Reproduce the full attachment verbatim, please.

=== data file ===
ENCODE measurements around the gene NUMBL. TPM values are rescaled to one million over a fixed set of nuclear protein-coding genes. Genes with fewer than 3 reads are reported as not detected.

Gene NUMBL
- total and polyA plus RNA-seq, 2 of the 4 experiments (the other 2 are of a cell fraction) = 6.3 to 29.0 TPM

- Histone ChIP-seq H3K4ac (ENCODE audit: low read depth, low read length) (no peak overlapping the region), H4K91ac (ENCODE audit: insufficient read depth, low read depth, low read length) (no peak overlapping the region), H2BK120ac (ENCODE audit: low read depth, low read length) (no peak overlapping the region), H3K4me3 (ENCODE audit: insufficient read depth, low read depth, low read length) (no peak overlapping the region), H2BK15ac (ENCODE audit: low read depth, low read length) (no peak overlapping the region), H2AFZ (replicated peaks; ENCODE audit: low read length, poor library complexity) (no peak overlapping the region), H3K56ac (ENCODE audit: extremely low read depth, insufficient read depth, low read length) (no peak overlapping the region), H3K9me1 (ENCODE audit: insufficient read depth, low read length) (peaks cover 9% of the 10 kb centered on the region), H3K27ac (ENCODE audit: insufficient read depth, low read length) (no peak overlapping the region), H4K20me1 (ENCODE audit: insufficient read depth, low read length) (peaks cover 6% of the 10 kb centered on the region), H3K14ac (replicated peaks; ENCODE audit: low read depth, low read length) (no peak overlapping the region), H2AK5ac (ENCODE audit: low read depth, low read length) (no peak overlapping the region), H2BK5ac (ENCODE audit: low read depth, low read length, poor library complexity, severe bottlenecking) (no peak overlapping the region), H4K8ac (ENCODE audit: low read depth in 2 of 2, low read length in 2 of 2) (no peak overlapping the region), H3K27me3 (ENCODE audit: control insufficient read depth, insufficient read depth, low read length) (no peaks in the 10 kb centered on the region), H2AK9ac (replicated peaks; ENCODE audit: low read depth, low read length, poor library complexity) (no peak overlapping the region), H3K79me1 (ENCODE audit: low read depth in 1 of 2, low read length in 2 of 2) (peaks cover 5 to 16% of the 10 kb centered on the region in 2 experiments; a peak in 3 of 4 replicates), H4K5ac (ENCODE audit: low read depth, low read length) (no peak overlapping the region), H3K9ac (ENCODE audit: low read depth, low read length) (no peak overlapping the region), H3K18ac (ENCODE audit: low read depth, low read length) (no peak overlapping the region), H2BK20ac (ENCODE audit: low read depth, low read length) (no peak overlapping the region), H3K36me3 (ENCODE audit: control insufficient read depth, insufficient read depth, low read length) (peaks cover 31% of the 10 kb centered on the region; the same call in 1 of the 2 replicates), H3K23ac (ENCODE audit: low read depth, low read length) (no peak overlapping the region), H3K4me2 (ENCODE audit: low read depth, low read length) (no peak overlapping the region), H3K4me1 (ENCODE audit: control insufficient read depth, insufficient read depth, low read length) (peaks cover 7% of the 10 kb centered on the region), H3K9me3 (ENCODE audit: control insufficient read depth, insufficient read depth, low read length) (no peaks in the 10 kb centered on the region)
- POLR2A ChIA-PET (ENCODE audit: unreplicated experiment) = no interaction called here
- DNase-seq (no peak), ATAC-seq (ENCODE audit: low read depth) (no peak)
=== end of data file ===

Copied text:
ENCODE measurements around the gene NUMBL. TPM values are rescaled to one million over a fixed set of nuclear protein-coding genes. Genes with fewer than 3 reads are reported as not detected.

Gene NUMBL
- total and polyA plus RNA-seq, 2 of the 4 experiments (the other 2 are of a cell fraction) = 6.3 to 29.0 TPM

- Histone ChIP-seq H3K4ac (ENCODE audit: low read depth, low read length) (no peak overlapping the region), H4K91ac (ENCODE audit: insufficient read depth, low read depth, low read length) (no peak overlapping the region), H2BK120ac (ENCODE audit: low read depth, low read length) (no peak overlapping the region), H3K4me3 (ENCODE audit: insufficient read depth, low read depth, low read length) (no peak overlapping the region), H2BK15ac (ENCODE audit: low read depth, low read length) (no peak overlapping the region), H2AFZ (replicated peaks; ENCODE audit: low read length, poor library complexity) (no peak overlapping the region), H3K56ac (ENCODE audit: extremely low read depth, insufficient read depth, low read length) (no peak overlapping the region), H3K9me1 (ENCODE audit: insufficient read depth, low read length) (peaks cover 9% of the 10 kb centered on the region), H3K27ac (ENCODE audit: insufficient read depth, low read length) (no peak overlapping the region), H4K20me1 (ENCODE audit: insufficient read depth, low read length) (peaks cover 6% of the 10 kb centered on the region), H3K14ac (replicated peaks; ENCODE audit: low read depth, low read length) (no peak overlapping the region), H2AK5ac (ENCODE audit: low read depth, low read length) (no peak overlapping the region), H2BK5ac (ENCODE audit: low read depth, low read length, poor library complexity, severe bottlenecking) (no peak overlapping the region), H4K8ac (ENCODE audit: low read depth in 2 of 2, low read length in 2 of 2) (no peak overlapping the region), H3K27me3 (ENCODE audit: control insufficient read depth, insufficient read depth, low read length) (no peaks in the 10 kb centered on the region), H2AK9ac (replicated peaks; ENCODE audit: low read depth, low read length, poor library complexity) (no peak overlapping the region), H3K79me1 (ENCODE audit: low read depth in 1 of 2, low read length in 2 of 2) (peaks cover 5 to 16% of the 10 kb centered on the region in 2 experiments; a peak in 3 of 4 replicates), H4K5ac (ENCODE audit: low read depth, low read length) (no peak overlapping the region), H3K9ac (ENCODE audit: low read depth, low read length) (no peak overlapping the region), H3K18ac (ENCODE audit: low read depth, low read length) (no peak overlapping the region), H2BK20ac (ENCODE audit: low read depth, low read length) (no peak overlapping the region), H3K36me3 (ENCODE audit: control insufficient read depth, insufficient read depth, low read length) (peaks cover 31% of the 10 kb centered on the region; the same call in 1 of the 2 replicates), H3K23ac (ENCODE audit: low read depth, low read length) (no peak overlapping the region), H3K4me2 (ENCODE audit: low read depth, low read length) (no peak overlapping the region), H3K4me1 (ENCODE audit: control insufficient read depth, insufficient read depth, low read length) (peaks cover 7% of the 10 kb centered on the region), H3K9me3 (ENCODE audit: control insufficient read depth, insufficient read depth, low read length) (no peaks in the 10 kb centered on the region)
- POLR2A ChIA-PET (ENCODE audit: unreplicated experiment) = no interaction called here
- DNase-seq (no peak), ATAC-seq (ENCODE audit: low read depth) (no peak)